Saturday, June 04, 2005

Will we ever again get a good women's Grand Slam final?

Today, I was expecting either an upset by Mary Pierce, whose play throughout the French Open has been outstanding, or--at the least--three sets or a very tight two sets. What I got was Pierce coming apart at the seams and getting hammered 6-1, 6-1 by Justine Henin-Hardenne. I don't know what happened to the gifted and usually unrattled Pierce, but it wasn't pretty.

Last year, the French Open women's final was even worse, with Anastasia Myskina and Elena Dementieva both playing bad tennis until one of them lost.

This year's Australian Open women's final was no better. In the middle of the match, world number one Lindsay Davenport, who had an excellent chance to take the title, just stopped playing, for all practical purposes, and made it easy for Serena Williams to grab the championship.

I don't like to be one of those people who say things were better back when, but in the case of women's Grand Slam finals, things were way better back when. Mostly back when the players still used wooden racquets. For the past several years, tennis fans have been subjected--with a few exceptions--to a series of boring finals between the Williams sisters, a few not-quite-as-boring finals between Belgians Henin-Hardenne and Kim Clijsters, and disasters like today's match. Also, because of the increased stress on the players' bodies, more and more players have stayed out of competition longer and longer.

Last weekend, I watched the 1985 French Open women's final between Chris Evert and Martina Navratilova, and it was a thrill-a-minute, high stakes, strategy-filled, blockbuster event. Now, if you see anything really exciting, it's probably going to be in the semifinals, like the heartbreaking Henin-Hardenne-Jennifer Capriati U.S. Open match of 2003, or the Amelie Mauresmo-Serena Williams Wimbledon contest of 2004.

Having said all that, I should add that I can't think of a better champion that Henin-Hardenne, who has battled everything from her mother's death to estrangement from her father to a propensity to choke in big matches to a debilitating virus to survive and become a tennis player of extraordinary skill and heart.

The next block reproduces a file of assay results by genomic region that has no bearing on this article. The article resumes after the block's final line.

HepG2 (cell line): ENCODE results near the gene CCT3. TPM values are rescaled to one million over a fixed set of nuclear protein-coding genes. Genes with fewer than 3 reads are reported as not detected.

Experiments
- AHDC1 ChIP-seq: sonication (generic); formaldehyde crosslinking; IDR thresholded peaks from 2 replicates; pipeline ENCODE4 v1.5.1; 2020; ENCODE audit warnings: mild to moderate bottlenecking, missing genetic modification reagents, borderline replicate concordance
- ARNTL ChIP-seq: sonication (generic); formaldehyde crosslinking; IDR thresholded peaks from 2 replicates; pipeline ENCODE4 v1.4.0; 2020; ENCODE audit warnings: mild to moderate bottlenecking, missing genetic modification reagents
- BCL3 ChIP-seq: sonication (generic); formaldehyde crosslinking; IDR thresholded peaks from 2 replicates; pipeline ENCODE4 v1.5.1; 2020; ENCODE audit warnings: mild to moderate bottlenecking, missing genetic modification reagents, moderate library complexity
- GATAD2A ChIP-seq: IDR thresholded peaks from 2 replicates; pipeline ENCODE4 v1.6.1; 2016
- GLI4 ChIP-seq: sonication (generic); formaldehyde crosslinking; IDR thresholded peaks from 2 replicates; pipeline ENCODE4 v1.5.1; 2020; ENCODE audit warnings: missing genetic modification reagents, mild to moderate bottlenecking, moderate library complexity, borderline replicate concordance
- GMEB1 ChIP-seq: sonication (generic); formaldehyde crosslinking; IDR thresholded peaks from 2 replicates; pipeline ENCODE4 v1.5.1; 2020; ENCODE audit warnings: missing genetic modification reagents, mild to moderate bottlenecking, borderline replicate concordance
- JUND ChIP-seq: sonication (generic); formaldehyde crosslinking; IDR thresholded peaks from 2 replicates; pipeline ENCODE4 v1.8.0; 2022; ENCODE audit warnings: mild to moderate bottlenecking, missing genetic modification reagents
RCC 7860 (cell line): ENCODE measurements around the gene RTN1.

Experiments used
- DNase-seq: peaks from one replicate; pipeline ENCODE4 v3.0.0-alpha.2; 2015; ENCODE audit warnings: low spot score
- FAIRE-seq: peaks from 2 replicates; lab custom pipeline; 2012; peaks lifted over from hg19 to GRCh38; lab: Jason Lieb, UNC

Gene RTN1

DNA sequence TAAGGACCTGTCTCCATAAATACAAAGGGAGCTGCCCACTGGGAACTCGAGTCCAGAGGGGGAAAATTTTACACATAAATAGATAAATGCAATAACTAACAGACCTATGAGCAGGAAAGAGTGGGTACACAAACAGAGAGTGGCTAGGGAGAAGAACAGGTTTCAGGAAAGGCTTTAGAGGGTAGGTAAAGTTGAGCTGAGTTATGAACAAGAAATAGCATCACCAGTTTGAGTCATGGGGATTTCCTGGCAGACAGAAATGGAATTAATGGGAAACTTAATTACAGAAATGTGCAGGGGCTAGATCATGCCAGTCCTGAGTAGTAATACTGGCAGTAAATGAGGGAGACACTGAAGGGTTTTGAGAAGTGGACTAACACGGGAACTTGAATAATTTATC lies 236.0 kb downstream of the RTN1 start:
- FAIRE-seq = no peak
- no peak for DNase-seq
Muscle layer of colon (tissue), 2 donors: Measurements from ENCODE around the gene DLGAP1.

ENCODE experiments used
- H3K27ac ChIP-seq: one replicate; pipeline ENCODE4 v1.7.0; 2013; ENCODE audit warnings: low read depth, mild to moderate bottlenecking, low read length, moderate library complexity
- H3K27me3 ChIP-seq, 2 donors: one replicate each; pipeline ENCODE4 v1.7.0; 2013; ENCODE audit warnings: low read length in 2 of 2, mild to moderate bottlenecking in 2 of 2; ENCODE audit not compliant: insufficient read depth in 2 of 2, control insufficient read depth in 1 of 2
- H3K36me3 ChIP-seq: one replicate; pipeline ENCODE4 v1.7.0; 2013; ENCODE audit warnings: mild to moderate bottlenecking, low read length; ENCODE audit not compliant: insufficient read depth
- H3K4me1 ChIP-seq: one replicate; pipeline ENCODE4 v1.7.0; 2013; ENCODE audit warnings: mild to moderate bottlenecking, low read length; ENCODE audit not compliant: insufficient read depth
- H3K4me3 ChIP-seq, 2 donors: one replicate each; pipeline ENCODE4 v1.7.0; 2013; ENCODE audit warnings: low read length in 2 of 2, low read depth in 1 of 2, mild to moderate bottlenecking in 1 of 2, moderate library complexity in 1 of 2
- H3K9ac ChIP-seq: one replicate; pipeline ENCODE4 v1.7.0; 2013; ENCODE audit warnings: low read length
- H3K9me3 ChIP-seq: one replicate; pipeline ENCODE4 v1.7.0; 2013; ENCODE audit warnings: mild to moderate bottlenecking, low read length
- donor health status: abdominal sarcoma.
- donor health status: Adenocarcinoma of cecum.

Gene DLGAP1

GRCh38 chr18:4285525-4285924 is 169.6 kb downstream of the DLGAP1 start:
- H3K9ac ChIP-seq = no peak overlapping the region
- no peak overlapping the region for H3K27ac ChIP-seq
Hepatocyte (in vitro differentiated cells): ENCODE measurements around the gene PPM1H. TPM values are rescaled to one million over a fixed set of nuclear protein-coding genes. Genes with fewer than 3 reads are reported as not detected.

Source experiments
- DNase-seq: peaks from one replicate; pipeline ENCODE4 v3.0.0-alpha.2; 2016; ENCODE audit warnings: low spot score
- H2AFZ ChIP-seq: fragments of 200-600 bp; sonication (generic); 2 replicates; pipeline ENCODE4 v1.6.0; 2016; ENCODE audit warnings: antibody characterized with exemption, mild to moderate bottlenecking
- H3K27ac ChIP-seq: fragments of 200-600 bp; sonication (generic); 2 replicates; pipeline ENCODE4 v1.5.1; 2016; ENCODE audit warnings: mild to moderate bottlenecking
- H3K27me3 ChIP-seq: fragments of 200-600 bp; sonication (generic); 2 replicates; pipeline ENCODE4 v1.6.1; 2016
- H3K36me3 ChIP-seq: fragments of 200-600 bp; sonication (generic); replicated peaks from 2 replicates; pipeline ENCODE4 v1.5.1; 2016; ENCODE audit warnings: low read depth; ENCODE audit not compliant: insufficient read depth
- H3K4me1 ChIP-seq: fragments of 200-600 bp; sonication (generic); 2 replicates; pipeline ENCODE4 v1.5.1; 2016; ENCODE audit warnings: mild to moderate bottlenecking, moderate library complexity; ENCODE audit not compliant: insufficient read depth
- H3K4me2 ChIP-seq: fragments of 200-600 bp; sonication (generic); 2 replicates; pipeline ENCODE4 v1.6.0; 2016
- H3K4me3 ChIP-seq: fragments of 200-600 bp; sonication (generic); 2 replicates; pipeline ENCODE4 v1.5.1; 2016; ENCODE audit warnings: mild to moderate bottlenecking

Agreed. Women's finals in tennis seem to have become the anticlimax to (usually) exciting semifinals.

What I wanna know is when the PTB at Roland Garros and WImbledon are going to equalize the damn money. Henin-Hardenne won $1,123,805 yesterday; either Puerta or Nadal will win $1,140,656 today. I love how the site has this nice little tidbit: "equivalent to 98.5% of the sum received by the men's champion (compared to 97.5 last year)." See?!? We're inching towards equality! Fuck off!

The ladies' singles champion of Wimbledon will receive $1,087,321 (600,000 pounds) and the mens' $1,141,687 (630,000 pounds). It's really hard to argue that Europeans "get" feminism better when they don't have equal pay for equal work.

By Anonymous Anonymous, at 10:00 AM  

I watched that 1985 match again because I thought perhaps I had romanticized it in my memory, but no--it really was everything I had remembered--real tennis played by two non-injured masters

The argument that is made against equal prize money is that the men have to play five sets (potentially, that is), and the women only three. The argument generally made for equal prize money is that the women's game is now more popular throughout the world.

I have a slightly different take on it: If men are capable of going five sets because of their strength, then wouldn't five for them be equivalent to three for women? I have never heard this argument made, but it makes perfect sense to me. And if they are equivalent, then why not equal prize money?

If they are not equivalent, then let women play five sets.

Personally, I'd like to see three sets for everyone; I think five is a bit much.

Thanks for posting. I blog on women's tennis quite a bit, so feel free to drop by again.

By Blogger Diane, at 1:11 PM  

See, my take would be that the women should be able to play 5 sets in the slams, Olympics, and Fed Cup just like the men. However, I've heard the argument against this being that tournament administrators would never allow such a thing because of time constraints. And women are frail and weak. Of course, pushing the men back to 3 like all other tourneys would be fine, too, but then I'm not sure you'd get matches like the Roddick-El Aynaoui 03 Aussie qtr, 21-19 in the 5th. That was awesome.

I so wanted Clijsters to win at least once against Henin-Hardenne in the slams. At least they both seem to be healthy again. Maybe with all the Russians the finals will get better. Of course, there's always the return to the 16-seed, another of Johnny Mac's chimeras (not that forcing wood rackets onto the kids wouldn't be fun).

Long 5-set matches are probably just for tennis freaks. It is strange that everyone else--women's singles, all doubles, mixed doubles, etc.--play only 3, regardless of tourney. My conspiracy side would say they purposely moved the finish line for equality, thinking women would never want to play 5 sets. Who knows, maybe they don't? Maybe the Dep of Ed should give the WTA a survey ala Title IX.

By Anonymous Anonymous, at 3:34 AM  

Your conspiracy theory has crossed my mind, too.

By Blogger Diane, at 10:12 AM  

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